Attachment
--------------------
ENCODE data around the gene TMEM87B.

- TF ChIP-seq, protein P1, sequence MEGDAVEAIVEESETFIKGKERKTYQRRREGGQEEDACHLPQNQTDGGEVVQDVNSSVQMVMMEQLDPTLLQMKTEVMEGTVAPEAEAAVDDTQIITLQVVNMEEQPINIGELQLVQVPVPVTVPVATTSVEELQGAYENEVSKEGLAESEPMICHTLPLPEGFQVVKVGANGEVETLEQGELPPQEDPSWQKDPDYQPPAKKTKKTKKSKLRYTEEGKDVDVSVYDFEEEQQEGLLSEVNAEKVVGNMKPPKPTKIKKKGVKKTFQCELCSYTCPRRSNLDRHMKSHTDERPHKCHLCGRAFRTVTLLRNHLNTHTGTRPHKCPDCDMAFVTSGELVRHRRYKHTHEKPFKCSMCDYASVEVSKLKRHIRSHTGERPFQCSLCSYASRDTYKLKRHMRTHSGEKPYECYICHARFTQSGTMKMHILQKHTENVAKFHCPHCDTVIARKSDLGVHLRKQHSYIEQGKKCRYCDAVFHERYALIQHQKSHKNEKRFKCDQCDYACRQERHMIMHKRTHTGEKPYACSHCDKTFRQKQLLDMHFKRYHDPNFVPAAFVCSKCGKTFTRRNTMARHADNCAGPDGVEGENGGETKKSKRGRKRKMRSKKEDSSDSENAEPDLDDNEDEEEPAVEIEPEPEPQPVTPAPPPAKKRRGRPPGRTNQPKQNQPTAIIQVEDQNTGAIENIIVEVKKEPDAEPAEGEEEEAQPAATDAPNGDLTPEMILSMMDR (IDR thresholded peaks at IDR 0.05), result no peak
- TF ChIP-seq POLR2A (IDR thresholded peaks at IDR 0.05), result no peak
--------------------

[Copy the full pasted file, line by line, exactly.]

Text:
ENCODE data around the gene TMEM87B.

- TF ChIP-seq, protein P1, sequence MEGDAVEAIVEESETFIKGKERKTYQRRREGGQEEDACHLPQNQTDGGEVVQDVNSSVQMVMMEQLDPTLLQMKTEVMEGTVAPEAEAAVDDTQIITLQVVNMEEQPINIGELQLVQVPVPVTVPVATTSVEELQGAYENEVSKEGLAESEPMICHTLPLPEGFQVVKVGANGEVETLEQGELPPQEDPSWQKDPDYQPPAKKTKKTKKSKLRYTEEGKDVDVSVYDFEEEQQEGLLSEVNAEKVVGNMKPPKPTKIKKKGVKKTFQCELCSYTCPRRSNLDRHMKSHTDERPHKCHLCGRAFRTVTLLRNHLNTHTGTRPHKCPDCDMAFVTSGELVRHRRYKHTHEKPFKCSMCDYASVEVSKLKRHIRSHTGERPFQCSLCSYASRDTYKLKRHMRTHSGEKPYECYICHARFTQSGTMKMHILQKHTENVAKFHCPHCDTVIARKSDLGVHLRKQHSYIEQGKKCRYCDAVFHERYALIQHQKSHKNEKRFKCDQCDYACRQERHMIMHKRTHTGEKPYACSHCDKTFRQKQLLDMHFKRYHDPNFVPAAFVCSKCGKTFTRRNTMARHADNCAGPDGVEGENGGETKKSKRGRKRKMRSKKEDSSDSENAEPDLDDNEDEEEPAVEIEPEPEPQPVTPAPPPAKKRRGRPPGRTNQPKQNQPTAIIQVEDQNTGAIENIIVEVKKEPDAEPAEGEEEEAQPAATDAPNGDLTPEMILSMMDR (IDR thresholded peaks at IDR 0.05), result no peak
- TF ChIP-seq POLR2A (IDR thresholded peaks at IDR 0.05), result no peak